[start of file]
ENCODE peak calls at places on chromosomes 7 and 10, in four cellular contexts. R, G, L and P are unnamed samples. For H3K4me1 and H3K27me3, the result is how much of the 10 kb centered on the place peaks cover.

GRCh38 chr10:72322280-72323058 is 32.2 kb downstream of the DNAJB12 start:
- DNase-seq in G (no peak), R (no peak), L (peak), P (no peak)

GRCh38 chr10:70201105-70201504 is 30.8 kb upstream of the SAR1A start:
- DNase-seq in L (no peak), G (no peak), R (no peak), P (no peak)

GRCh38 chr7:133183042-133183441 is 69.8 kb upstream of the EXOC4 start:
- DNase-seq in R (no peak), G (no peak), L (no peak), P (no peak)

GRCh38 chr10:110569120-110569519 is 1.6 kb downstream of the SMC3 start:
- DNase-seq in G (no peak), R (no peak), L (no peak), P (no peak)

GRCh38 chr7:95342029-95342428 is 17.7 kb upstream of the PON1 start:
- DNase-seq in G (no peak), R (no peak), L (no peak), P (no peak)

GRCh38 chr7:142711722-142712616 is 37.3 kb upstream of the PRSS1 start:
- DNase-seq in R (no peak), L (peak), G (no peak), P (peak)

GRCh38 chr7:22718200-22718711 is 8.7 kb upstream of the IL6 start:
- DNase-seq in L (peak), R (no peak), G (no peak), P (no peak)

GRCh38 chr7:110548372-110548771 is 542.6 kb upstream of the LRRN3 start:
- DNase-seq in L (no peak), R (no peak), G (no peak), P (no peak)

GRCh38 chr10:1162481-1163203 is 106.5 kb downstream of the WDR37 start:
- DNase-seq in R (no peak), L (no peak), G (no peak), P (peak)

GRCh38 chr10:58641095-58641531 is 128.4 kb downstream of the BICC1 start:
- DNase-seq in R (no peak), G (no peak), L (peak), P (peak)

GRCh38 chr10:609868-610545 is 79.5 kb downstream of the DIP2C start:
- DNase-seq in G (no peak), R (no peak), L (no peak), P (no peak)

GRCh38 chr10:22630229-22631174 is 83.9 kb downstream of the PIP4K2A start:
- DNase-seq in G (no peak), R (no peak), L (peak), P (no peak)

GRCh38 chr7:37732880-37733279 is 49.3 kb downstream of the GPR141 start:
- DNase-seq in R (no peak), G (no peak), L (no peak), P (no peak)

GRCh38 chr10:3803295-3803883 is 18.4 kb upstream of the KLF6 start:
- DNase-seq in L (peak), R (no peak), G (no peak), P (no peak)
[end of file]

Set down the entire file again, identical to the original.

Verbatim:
ENCODE peak calls at places on chromosomes 7 and 10, in four cellular contexts. R, G, L and P are unnamed samples. For H3K4me1 and H3K27me3, the result is how much of the 10 kb centered on the place peaks cover.

GRCh38 chr10:72322280-72323058 is 32.2 kb downstream of the DNAJB12 start:
- DNase-seq in G (no peak), R (no peak), L (peak), P (no peak)

GRCh38 chr10:70201105-70201504 is 30.8 kb upstream of the SAR1A start:
- DNase-seq in L (no peak), G (no peak), R (no peak), P (no peak)

GRCh38 chr7:133183042-133183441 is 69.8 kb upstream of the EXOC4 start:
- DNase-seq in R (no peak), G (no peak), L (no peak), P (no peak)

GRCh38 chr10:110569120-110569519 is 1.6 kb downstream of the SMC3 start:
- DNase-seq in G (no peak), R (no peak), L (no peak), P (no peak)

GRCh38 chr7:95342029-95342428 is 17.7 kb upstream of the PON1 start:
- DNase-seq in G (no peak), R (no peak), L (no peak), P (no peak)

GRCh38 chr7:142711722-142712616 is 37.3 kb upstream of the PRSS1 start:
- DNase-seq in R (no peak), L (peak), G (no peak), P (peak)

GRCh38 chr7:22718200-22718711 is 8.7 kb upstream of the IL6 start:
- DNase-seq in L (peak), R (no peak), G (no peak), P (no peak)

GRCh38 chr7:110548372-110548771 is 542.6 kb upstream of the LRRN3 start:
- DNase-seq in L (no peak), R (no peak), G (no peak), P (no peak)

GRCh38 chr10:1162481-1163203 is 106.5 kb downstream of the WDR37 start:
- DNase-seq in R (no peak), L (no peak), G (no peak), P (peak)

GRCh38 chr10:58641095-58641531 is 128.4 kb downstream of the BICC1 start:
- DNase-seq in R (no peak), G (no peak), L (peak), P (peak)

GRCh38 chr10:609868-610545 is 79.5 kb downstream of the DIP2C start:
- DNase-seq in G (no peak), R (no peak), L (no peak), P (no peak)

GRCh38 chr10:22630229-22631174 is 83.9 kb downstream of the PIP4K2A start:
- DNase-seq in G (no peak), R (no peak), L (peak), P (no peak)

GRCh38 chr7:37732880-37733279 is 49.3 kb downstream of the GPR141 start:
- DNase-seq in R (no peak), G (no peak), L (no peak), P (no peak)

GRCh38 chr10:3803295-3803883 is 18.4 kb upstream of the KLF6 start:
- DNase-seq in L (peak), R (no peak), G (no peak), P (no peak)